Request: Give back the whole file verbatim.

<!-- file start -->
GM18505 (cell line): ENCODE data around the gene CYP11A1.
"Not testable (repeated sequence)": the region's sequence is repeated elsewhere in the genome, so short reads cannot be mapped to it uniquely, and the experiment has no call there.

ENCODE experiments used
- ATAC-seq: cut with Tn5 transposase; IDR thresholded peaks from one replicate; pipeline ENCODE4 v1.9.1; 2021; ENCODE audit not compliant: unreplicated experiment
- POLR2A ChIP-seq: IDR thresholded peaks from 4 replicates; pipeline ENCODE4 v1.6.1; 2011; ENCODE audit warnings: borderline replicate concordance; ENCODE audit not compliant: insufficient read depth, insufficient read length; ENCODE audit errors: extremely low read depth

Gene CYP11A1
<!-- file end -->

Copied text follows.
GM18505 (cell line): ENCODE data around the gene CYP11A1.
"Not testable (repeated sequence)": the region's sequence is repeated elsewhere in the genome, so short reads cannot be mapped to it uniquely, and the experiment has no call there.

ENCODE experiments used
- ATAC-seq: cut with Tn5 transposase; IDR thresholded peaks from one replicate; pipeline ENCODE4 v1.9.1; 2021; ENCODE audit not compliant: unreplicated experiment
- POLR2A ChIP-seq: IDR thresholded peaks from 4 replicates; pipeline ENCODE4 v1.6.1; 2011; ENCODE audit warnings: borderline replicate concordance; ENCODE audit not compliant: insufficient read depth, insufficient read length; ENCODE audit errors: extremely low read depth

Gene CYP11A1